This is all very cool, but let’s just say that the awkwardness just makes it not much of a relaxing project right now. So what about the project for me?

Well, as you may recall from a month ago. I’m working on this cute little black cardi for the fall. It’s actually going really well, except for my indecisiveness. There are a couple design elements that I just keep second guessing, so I hate keep working on it when there is a possibility that I’m just going to have to rip things out again. There’s this waist band that I can’t decide if I should keep or not. I think I’ve finally decided that the answer is “no”. It looks pretty cool, but if there’s anything I can’t stand it’s an overworked knitwear design. (Ascending soap box now). We know the story… you go to the store and see all these cute sweaters, they’re super simple from a knitting technique perspective, but oh, so fashionable, and you go “wow, I could totally make that and it would look 10 times cuter”, and you’d be right. So you go home, sketch out a simple raglan sweater, or whatever it was, do a bit of math and before you know it, you’re really close to reproducing that cute sweater. But then you go… “hmm, I’d love to add a lace motif”, or “it could really use some cables” and before you know it, your design is way overworked. If you do happen to finish it, the final product is a fine tribute to your knitting skills and a bit of a detractor to your fashion sense. Knitters (me included) have this irritating habit of putting their knitting before their fashion. And that my friends, should not be. It really takes away from our skill if the final product is beautiful only to the eye of it’s creator, and seen by others as at best eccentric, and at worst downright ugly. (Ok, soapbox rant over). So all that to say, I really felt like the waist band was going up the overworked knitwear path a bit too much. I did a quick mental survey of the cute layering cardigans I’ve owned or admired, and none of them had the contemplated waistband, so that makes it a no go. So now that that’s decided I think I have some knitting to rip out.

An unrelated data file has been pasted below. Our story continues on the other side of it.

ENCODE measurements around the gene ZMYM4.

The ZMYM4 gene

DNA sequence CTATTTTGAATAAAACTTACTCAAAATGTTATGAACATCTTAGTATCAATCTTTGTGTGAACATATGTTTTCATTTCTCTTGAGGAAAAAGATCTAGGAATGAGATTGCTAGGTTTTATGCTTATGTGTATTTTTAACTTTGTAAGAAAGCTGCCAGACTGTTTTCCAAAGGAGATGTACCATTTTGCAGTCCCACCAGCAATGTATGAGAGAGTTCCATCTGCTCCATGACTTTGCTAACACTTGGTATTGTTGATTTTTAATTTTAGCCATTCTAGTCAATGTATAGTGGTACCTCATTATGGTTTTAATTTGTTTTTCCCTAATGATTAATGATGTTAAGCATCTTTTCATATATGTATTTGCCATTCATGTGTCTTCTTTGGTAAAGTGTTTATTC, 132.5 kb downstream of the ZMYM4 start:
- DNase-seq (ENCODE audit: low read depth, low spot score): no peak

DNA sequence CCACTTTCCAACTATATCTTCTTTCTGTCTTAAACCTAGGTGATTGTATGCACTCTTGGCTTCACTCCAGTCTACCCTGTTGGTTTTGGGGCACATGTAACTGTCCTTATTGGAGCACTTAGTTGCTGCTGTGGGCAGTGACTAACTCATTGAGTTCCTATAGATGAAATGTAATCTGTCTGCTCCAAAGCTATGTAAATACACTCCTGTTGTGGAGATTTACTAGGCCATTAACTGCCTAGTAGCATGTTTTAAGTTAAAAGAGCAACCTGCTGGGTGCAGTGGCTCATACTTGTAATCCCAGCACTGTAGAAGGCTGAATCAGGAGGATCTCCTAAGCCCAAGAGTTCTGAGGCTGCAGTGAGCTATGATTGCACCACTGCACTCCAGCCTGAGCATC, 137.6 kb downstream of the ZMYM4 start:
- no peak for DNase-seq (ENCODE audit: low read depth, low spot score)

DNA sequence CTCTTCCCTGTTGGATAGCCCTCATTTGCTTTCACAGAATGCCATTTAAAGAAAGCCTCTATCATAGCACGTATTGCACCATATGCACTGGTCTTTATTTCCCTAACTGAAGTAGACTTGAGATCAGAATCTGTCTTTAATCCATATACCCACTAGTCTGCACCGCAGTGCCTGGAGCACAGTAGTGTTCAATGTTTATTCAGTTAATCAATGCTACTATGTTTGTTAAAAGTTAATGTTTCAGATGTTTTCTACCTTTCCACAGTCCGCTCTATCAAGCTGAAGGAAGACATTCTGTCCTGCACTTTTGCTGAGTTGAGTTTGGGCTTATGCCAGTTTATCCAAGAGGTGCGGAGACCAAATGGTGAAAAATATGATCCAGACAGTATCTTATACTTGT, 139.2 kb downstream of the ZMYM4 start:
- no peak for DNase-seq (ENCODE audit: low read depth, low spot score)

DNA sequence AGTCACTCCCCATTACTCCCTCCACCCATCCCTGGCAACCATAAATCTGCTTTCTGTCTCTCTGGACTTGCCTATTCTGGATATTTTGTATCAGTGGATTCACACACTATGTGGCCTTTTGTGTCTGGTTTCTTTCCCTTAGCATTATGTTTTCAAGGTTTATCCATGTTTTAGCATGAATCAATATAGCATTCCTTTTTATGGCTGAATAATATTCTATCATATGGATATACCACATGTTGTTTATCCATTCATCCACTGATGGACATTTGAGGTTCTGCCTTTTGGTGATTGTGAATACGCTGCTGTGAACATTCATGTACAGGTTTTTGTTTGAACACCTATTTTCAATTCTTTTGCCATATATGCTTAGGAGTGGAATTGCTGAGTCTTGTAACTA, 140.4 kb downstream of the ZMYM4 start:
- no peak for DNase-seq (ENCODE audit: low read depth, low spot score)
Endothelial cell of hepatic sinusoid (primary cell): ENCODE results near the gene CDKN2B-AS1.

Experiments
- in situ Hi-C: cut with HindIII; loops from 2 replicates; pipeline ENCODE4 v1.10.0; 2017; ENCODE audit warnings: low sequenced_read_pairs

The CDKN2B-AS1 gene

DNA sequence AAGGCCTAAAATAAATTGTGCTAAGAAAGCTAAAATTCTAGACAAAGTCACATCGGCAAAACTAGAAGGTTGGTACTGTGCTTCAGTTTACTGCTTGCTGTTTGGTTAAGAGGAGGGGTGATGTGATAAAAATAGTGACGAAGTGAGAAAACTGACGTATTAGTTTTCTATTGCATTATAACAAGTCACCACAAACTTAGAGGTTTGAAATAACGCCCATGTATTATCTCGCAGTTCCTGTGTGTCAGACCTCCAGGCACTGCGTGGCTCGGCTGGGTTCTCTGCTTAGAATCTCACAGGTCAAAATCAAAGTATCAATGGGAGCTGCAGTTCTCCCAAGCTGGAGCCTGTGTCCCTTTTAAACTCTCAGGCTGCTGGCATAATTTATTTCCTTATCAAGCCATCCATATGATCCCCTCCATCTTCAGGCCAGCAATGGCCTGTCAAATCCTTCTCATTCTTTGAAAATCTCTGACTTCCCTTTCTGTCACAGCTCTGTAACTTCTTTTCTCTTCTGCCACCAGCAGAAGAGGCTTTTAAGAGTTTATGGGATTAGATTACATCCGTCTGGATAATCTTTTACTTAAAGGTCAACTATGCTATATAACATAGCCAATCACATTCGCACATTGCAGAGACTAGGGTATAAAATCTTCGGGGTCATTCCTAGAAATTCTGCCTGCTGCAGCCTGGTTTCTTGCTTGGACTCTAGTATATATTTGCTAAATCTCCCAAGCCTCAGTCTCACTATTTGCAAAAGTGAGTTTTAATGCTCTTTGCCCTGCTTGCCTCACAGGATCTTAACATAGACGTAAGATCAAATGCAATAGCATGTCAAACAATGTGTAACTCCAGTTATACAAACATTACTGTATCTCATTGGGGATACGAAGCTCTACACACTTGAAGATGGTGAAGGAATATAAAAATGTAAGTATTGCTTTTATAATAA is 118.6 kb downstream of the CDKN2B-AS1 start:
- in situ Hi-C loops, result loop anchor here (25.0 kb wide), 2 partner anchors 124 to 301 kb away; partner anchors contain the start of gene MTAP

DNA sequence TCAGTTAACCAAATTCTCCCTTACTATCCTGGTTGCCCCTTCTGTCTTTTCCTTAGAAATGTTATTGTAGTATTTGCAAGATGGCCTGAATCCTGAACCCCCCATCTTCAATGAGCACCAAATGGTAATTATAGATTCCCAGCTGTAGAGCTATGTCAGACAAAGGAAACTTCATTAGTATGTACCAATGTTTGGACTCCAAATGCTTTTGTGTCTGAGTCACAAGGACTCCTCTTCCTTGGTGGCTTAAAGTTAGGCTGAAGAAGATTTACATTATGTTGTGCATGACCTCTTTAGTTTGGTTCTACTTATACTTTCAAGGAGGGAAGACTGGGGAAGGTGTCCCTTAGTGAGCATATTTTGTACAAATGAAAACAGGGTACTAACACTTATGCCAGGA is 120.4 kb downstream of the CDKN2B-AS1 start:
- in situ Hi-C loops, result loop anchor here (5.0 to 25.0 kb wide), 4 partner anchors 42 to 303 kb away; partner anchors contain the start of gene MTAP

Break out the sweet tea.

July 2, 2012 at 8:09 am Leave a comment

Overall…a Success!

I think the diaper cover was a success. Little Elsie looks darling, and I can’t help but think she looks a bit more comfortable than when she’s wearing the PUL covers.

It fits great around the legs, yet doesn’t restrict her leg movement at all.

As I mentioned yesterday, I really prefer fingering and sport weight yarn and their associated gauges on babies. It just looks more in scale with their small bodies.

You can see the shaping I did around the leg. And I got much better at picking up stitches around edges. This “seam” looks really good compared with others I’ve done in the past.

Here’s a picture of Chad wearing the cover yesterday. I actually feel like they’re more comfortable when I prop them up into a sitting position.

Here’s another shot of the leg, but I think it shows off the shaping better.

Overall, I’m declaring the project a success, with two reservations.

1) I hate the color. I used some knit picks palette I got years ago and I still have no idea why I picked out the color. But I didn’t want to waste my cute colors if the project was a failure. To be clear, the yarn worked great, and is at the perfect price point at $3.39/50g, but the color was just not my favorite.

2) The fabric is just not quite thick enough. Chad wore the diaper for about 2 hours, and even though he had wet the prefold under the cover, the cover was dry. Then at about 3 hours, it started to seep everywhere, it was actually kinda gross. So I think thicker fabric is in order.

However as I discussed earlier, I really like the scale of this fabric, so I’d rather not go up to a DK or worsted yarn. So I’m thinking I might play around with double knitting and see how that works. I’ve wanted to learn this technique for quite a while. I understand how it works conceptually but I’ve never actually tried it, as far as I can remember. After a bit of internet research I found some helpful resources to get me started:

Stitch Diva’s Double Knitting Tutorial

WIP Insanity’s Ribbing in Double Knitting Tutorial

Twist Collective Article “Introduction to Double Knitting: The four winds hat” by Alasdair Post-Quinn

We’ll see how this goes, but for now, enough blogging, time for some lunch, a quick tidy up, and some knitting.

 

June 28, 2012 at 10:58 am Leave a comment